Diana, now locally famous for her fashion sense, helps Anne dress for a performance at the upscale White Sands Hotel. Diana suggests a dress of white organdy for Anne’s slim figure; Anne can adorn the dress with the string of pearls Matthew recently gave her as a gift. Anne, accustomed to public speaking, is levelheaded about the affair until she enters the hotel dressing room by herself and is swallowed up in the bustle of elegantly dressed city women. Suddenly, she feels out of place in her simple dress and pearls, which looked lovely in her room at Green Gables but now seem plain next to the other ladies’ silks, laces, and diamonds. Onstage, Anne sits between a stout lady who occasionally turns to scrutinize her and a girl in white lace who laughs loudly about the country bumpkins at the affair. The show of wealth and culture intimidates Anne, and stage fright assails her. For several moments, she feels she must run off the stage. Then she sees Gilbert’s face in the audience, and the unbearable thought of failing in front of him spurs her on. She delivers a recitation so accomplished that it impresses even the girl in white lace. Afterward, the stout lady, who is the wife of an American millionaire, introduces her to everybody, and she receives many compliments.
On the ride home, Diana tells Anne she overheard a rich American man comment on Anne’s hair and face, saying he wanted to paint her. Later, in response to Jane Andrews’s wistful observations about all the jewels and riches that were on display, Anne says that she already feels rich in her own skin, with her imagination and the gift of Matthew’s string of pearls.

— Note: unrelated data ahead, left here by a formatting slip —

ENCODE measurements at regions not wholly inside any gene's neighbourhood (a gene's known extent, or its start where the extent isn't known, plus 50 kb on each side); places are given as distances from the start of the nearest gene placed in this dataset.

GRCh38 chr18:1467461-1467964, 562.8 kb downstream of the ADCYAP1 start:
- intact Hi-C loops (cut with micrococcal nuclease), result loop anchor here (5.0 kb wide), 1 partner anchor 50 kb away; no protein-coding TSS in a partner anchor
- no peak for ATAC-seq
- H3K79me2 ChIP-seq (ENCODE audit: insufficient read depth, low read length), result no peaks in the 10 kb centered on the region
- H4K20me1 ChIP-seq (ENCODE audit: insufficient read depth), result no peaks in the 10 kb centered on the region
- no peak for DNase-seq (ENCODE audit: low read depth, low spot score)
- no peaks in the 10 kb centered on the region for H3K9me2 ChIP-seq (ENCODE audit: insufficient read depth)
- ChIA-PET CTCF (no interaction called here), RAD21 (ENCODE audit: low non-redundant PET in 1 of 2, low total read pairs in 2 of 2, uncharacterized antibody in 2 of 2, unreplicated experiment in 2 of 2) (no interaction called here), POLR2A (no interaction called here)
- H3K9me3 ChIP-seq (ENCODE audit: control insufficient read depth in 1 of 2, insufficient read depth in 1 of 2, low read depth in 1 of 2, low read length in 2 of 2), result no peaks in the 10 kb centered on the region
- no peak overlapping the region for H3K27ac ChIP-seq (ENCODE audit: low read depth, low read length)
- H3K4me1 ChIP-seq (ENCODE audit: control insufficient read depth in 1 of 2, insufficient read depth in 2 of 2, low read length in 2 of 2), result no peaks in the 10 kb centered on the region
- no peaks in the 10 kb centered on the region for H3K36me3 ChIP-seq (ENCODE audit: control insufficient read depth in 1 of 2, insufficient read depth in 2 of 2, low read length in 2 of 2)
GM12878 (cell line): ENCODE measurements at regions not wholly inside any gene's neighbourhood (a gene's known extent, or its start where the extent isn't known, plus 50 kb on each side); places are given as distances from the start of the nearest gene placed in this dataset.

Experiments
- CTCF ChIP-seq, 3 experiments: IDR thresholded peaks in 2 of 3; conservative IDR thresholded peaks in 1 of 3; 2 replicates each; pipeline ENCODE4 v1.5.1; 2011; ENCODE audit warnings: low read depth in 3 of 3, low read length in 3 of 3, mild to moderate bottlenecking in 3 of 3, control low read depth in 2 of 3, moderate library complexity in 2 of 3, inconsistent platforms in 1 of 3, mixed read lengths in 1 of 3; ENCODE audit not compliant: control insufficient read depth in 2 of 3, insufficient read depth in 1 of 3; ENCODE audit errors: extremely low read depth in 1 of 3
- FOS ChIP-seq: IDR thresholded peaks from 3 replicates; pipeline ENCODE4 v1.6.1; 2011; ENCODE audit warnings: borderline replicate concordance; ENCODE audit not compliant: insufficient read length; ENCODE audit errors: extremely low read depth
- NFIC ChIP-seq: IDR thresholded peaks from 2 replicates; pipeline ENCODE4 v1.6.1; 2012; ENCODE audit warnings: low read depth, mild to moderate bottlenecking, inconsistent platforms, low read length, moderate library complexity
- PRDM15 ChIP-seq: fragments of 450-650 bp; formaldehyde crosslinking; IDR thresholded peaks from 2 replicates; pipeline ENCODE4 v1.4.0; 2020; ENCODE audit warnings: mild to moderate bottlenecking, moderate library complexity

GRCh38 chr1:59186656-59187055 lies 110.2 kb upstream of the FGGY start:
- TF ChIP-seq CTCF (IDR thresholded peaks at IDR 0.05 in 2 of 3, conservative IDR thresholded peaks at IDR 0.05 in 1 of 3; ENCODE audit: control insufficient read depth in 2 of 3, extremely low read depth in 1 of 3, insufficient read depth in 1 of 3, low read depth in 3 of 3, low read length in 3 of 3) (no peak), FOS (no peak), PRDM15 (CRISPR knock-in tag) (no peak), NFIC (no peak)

It won’t make a bit of difference where I go or how much I change outwardly; at heart I shall always be your little Anne.
Anne’s departure for Queen’s Academy is imminent, and everyone at Green Gables helps with the preparations. Marilla changes her ideas about fashion and buys Anne fabric for a fancy evening dress. When Anne tries the dress on and recites a poem for Matthew and Marilla, Marilla begins to cry. At first proud that her poem has moved Marilla, Anne realizes her departure is what makes Marilla sad and reassures her that though she has grown up, she is still the same person, saying, “It won’t make a bit of difference where I go or how much I change outwardly; at heart I will always be your little Anne.” They embrace, and Matthew reflects that it was Providence (God’s will), not luck, that sent Anne to them in the first place.
On the first day at Queen’s Academy, Gilbert’s presence in the advanced class comforts Anne. Although Anne and Gilbert never speak to each other, his presence reminds her of the rivalry that has motivated her for so many years. Anne is lonely in the classroom full of unfamiliar people and miserable later that night in her room at the boardinghouse. Just as Anne starts crying, Josie Pye shows up, and Anne is delighted to see a familiar face, even though she dislikes Josie. Jane and Ruby visit, and Jane admits that she has been crying too. Josie announces the news of the Avery Scholarship, which provides money for the best student in English to attend a four-year college after his or her one-year program at Queen’s Academy. Anne immediately imagines Matthew’s pride if she were to earn a bachelor’s degree.
All the Beyond was hers with its possibilities lurking rosily in the oncoming years—each year a rose of promise to be woven into an immortal chaplet.
Anne’s homesickness wears off as the school year progresses. Midway through the year, the scholars at Queen’s Academy stop their weekend visits to Avonlea and prepare for exams in the spring. Anne finds that though she is as ambitious as ever, her rivalry with Gilbert has lost some of its power. The thought of defeating him academically still excites her because he is a worthy opponent, but she no longer cares about beating him just to humiliate him. In fact, she secretly wishes to be friends with him. Seeing him walking with Ruby Gillis all the time makes her wonder what Gilbert sees in Ruby, since Ruby has none of the ambition or thoughtfulness that Anne and Gilbert share.